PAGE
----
The Constitutional Court of Belgium has requested a preliminary ruling from the Court of Justice of the EU (CJEU) about exceptions to reporting tax arrangements under the EU Council’s Directive 2018/822 (DAC6).
The Constitutional Court of Belgium has requested a preliminary ruling from the Court of Justice
On February 19, The Belgium high court, Grondwettelijk Hof, filed a request for an opinion from the CJEU (case C-694/20) regarding a DAC6 issue that the Flemish Bar Council and Belgian Association of Tax Lawyers raised on December 21 2020. The legal organisations are seeking to suspend reporting certain tax arrangements under the EU Directive because it would impede on the legal rights of “intermediaries” under the Rules of Procedure of the Court of Justice.
“It is a bit like a Schrödinger of DAC6 that you have to inform other intermediaries first in order to argue for professional secrecy, so mandatory disclosure is both alive and dead at the same time,” said Henrrique Nogueira Nunes, head of tax at Albuquerque & Associados – Sociedade de Advogados, regarding the shortcomings of national DAC6 rules complying with other legal frameworks.
The case was referred to the CJEU based on Article 267 of the Treaty of the Functioning of the EU (TFEU) and relevant to member states with legal measures that give tax advisors the right to waive filing certain cross-border arrangements when the report can breach legal privilege with a client under the national law, such as in Belgium.
The Belgian court deferred to the CJEU on the interpretation of an intermediary under Article 1(2) of the DAC6 rules transposed in Belgium and whether it can infringe on the right to a fair trial as guaranteed by Article 47 and the right to respect for private life as guaranteed by Article 7 of the Charter of Fundamental Rights of the European Union.
Under Article 1(2) of the Belgian law, an intermediary is “any person that designs, markets, organises or makes available for implementation or manages the implementation of a reportable cross-border arrangement.”
The Flemish Bar Council and Belgian Association of Tax Lawyers argue that Article 14 under the Belgian decree from June 26 2020 that transposed DAC6 into national law infringes on provisions under Articles 7, 8, 20, 21, 47, 48, 49 and 51 of the Charter of Fundamental Rights of the EU, according to documents filed to the Belgian high court. Article 14 determines the way the reporting obligations relate to professional secrecy rules, under which certain intermediaries are legally bound. It will be part of the pending formal ruling from the CJEU.
The case could impact how intermediaries comply with DAC6 rules in several EU member states.
“Sadly the Portuguese Bar Association and other professional organisations have given up similar questioning on the conformity of national legislation on DAC6 with EU law and the Portuguese constitution,” said Nunes, about the limited legal certainty advisors face under national reporting obligations in Portugal too. The CJEU decision could provide scope for other intermediaries to launch cases based on mismatches between their domestic DAC6 rules and other legal frameworks.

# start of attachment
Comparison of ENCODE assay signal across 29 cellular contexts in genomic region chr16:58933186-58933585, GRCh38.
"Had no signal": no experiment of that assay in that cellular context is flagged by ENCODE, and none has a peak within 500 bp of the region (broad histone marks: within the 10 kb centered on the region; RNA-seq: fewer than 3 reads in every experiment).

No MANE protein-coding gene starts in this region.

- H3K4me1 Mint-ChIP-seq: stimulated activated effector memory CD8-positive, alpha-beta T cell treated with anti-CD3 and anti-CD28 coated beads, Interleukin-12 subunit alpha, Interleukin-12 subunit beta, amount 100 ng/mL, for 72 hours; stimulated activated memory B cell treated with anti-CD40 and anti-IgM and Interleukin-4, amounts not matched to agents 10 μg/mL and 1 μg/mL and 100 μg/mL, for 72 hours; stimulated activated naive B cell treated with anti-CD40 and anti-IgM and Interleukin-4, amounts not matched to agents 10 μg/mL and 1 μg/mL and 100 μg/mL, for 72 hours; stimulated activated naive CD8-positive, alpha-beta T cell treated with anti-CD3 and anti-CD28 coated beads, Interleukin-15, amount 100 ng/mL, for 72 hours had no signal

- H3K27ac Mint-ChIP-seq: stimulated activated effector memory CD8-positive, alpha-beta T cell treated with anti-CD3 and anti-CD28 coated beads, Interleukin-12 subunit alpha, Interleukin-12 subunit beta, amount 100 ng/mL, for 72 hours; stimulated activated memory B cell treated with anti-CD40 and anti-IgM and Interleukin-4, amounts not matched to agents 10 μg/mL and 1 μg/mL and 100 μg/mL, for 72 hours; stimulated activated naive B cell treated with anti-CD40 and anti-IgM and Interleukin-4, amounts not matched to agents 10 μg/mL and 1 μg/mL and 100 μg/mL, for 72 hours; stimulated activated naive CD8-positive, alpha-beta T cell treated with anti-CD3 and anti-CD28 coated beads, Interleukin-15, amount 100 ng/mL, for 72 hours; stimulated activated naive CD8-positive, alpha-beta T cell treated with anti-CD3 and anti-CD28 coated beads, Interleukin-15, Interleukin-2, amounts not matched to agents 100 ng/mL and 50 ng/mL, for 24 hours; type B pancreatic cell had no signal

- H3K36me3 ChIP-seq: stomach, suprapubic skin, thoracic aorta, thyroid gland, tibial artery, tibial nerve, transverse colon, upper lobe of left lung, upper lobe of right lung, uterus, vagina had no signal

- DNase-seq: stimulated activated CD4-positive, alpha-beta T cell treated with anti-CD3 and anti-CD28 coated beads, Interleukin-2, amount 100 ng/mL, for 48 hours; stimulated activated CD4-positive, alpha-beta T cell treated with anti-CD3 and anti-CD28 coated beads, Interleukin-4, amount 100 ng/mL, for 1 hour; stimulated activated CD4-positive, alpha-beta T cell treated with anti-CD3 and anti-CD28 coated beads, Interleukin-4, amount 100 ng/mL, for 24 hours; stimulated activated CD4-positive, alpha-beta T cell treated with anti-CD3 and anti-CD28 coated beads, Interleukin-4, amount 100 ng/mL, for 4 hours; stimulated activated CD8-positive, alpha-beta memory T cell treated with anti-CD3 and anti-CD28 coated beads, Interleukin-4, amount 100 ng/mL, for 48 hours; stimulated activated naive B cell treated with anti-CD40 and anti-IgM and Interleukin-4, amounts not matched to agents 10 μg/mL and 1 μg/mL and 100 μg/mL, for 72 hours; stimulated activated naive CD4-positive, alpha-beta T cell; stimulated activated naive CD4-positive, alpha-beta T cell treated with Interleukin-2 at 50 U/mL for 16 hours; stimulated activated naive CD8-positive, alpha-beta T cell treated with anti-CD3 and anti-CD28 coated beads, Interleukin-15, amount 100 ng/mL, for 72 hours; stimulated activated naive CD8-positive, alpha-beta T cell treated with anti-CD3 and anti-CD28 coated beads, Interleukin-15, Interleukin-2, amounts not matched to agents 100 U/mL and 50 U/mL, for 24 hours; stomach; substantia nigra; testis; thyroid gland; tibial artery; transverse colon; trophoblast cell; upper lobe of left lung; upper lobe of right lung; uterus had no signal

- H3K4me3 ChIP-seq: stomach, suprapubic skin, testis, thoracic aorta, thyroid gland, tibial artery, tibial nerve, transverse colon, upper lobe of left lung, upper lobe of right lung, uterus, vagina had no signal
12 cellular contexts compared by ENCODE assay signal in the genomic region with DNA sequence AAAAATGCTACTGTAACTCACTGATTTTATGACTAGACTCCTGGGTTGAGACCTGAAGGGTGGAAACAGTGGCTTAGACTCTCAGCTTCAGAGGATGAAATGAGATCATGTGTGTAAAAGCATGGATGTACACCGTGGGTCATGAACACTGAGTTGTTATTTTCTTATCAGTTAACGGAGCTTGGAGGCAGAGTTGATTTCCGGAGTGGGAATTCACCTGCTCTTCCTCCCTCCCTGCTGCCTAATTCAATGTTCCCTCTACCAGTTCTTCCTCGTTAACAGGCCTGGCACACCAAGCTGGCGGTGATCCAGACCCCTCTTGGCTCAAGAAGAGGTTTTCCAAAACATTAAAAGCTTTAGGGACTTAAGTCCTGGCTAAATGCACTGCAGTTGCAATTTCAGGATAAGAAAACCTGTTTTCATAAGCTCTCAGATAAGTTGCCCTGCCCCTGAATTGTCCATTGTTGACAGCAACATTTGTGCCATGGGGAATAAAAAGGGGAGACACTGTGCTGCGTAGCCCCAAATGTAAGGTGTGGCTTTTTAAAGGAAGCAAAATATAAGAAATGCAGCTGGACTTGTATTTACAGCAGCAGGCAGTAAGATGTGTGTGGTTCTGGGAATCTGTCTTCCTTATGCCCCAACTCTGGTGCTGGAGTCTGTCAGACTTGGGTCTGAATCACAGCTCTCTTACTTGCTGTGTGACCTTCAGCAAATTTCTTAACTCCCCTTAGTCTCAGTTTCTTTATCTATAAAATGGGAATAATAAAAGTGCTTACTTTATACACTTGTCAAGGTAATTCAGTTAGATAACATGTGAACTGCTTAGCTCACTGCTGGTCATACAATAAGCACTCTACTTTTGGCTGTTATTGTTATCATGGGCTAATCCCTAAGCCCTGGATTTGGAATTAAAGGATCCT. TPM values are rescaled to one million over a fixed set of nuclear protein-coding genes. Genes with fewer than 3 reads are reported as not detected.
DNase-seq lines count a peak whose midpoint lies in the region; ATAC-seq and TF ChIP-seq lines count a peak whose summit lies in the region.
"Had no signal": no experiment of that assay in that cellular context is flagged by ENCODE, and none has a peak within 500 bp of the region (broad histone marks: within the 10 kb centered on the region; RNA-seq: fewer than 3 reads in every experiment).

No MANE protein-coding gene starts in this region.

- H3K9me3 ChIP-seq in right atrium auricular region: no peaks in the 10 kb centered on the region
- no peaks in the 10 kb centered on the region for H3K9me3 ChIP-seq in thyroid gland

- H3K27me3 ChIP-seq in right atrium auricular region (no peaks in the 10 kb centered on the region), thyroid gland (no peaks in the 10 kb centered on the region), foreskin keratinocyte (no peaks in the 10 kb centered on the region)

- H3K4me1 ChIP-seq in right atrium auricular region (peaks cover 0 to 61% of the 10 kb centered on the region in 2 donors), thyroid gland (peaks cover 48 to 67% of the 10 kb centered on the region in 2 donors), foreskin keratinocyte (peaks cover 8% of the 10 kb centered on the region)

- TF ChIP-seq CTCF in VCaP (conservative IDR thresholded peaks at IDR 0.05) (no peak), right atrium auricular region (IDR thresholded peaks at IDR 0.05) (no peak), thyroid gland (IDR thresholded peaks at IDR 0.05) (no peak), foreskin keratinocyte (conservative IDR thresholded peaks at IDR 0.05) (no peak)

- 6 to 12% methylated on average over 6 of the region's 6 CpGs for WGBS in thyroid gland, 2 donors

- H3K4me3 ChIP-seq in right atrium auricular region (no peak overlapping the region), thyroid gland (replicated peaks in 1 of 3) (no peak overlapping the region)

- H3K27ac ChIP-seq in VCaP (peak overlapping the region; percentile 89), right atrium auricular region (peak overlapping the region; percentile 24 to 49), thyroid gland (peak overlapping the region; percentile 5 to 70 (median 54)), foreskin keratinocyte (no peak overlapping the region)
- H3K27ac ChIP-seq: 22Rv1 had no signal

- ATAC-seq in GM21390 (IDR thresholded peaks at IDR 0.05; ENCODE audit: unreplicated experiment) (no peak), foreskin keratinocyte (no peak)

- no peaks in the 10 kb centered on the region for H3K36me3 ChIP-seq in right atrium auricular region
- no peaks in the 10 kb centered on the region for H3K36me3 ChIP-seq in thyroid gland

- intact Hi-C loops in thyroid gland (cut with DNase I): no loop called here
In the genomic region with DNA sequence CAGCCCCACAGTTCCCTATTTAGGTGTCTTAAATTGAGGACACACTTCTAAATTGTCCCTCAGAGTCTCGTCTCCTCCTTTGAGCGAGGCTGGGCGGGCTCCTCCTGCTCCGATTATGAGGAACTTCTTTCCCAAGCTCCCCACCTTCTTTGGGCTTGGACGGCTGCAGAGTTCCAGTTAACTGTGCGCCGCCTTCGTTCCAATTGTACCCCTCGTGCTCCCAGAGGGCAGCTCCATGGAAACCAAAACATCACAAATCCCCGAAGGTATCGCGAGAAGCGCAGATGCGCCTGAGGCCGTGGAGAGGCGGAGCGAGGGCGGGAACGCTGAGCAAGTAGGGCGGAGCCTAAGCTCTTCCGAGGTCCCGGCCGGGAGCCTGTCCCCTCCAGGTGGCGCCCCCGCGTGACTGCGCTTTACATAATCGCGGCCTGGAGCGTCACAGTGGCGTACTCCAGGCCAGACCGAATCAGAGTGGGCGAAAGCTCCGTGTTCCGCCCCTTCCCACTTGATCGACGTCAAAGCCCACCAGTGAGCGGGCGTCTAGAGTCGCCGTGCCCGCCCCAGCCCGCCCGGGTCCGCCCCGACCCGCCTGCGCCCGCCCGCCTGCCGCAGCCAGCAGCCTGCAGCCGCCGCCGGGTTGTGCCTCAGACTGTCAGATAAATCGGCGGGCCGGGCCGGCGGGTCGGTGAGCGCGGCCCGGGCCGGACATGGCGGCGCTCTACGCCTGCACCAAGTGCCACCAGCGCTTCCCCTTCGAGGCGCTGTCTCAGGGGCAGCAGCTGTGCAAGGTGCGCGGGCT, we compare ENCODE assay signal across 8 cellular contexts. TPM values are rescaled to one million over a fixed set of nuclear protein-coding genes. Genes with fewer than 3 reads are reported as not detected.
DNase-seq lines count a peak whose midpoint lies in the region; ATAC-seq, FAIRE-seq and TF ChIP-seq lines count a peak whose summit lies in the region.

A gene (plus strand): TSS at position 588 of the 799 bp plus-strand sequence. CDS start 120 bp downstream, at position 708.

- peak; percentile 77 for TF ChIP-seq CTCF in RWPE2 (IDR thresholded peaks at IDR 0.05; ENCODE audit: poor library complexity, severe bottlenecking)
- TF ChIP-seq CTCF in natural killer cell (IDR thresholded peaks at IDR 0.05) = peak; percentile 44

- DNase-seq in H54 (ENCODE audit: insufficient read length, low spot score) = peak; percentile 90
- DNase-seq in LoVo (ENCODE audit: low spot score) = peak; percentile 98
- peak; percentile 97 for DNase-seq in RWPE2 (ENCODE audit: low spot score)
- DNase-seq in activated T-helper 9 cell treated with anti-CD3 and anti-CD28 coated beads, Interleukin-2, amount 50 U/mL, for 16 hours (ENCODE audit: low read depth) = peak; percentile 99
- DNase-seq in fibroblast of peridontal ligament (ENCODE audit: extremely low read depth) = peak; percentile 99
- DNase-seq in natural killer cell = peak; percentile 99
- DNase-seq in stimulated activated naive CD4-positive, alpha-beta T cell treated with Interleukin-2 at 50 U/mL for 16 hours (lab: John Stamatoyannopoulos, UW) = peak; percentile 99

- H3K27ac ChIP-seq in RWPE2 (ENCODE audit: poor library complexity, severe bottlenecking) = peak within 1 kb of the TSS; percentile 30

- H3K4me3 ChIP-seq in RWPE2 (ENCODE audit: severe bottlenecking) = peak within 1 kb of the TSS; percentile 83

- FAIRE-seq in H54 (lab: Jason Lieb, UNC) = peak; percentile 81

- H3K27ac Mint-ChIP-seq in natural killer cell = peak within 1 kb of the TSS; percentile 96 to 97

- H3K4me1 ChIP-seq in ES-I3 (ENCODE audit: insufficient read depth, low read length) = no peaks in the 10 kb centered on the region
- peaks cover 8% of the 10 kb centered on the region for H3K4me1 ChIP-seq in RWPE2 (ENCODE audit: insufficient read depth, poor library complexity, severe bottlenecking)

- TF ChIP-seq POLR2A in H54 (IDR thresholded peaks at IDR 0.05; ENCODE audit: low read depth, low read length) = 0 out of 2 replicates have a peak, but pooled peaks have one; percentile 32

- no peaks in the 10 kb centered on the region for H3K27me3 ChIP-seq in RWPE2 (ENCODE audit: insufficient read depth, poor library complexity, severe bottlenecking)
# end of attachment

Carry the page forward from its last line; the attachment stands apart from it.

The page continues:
While the range of rules under various national DAC6 laws result in advisors and other intermediaries reporting large amounts of data for routine transactions, many reportable tax arrangements were not designed to gain an advantage in the first place. Most of the reporting burden falls on intermediaries directly involved in setting up structures for cross-border transactions that fall within scope of DAC6. Although, corporate taxpayers may also need to be alert to the potential of having to report transactions under DAC6 rules.
“The information does not have to be disclosed by companies themselves unless they develop an in-house structure instead of using tax advisors,” said Giammarco Cottani, tax advisor at Ecovis and tax director of global tax policy at Netflix. “However, companies must carefully monitor structures they want to become involved in, since taxpayers can be liable for cross-border tax arrangements.”
Some EU countries may state broader definitions for “reportable arrangements” and professional secrecy rules within their DAC6 legislation, and the differences between member states can impact the interpretation of cross-border arrangements within scope in multiple countries.
“I look forward to more news from Belgium, where there are actually four cases pending,” said Nuno Cunha Barnabé, senior tax partner at Abreu Advogados. “We have recently made out a letter to the Portuguese Bar Association to defend unconstitutionality too.”
Advisors suggest more DAC6 reporting concerns will reach the CJEU given limited consistency on definitions and reporting applications across member states. However, it is unclear whether some legal certainty through a CJEU ruling will help declutter the reporting environment, or make compliance even more challenging for advisors and other intermediaries.
Source: International Tax Review https://bit.ly/2MknYs6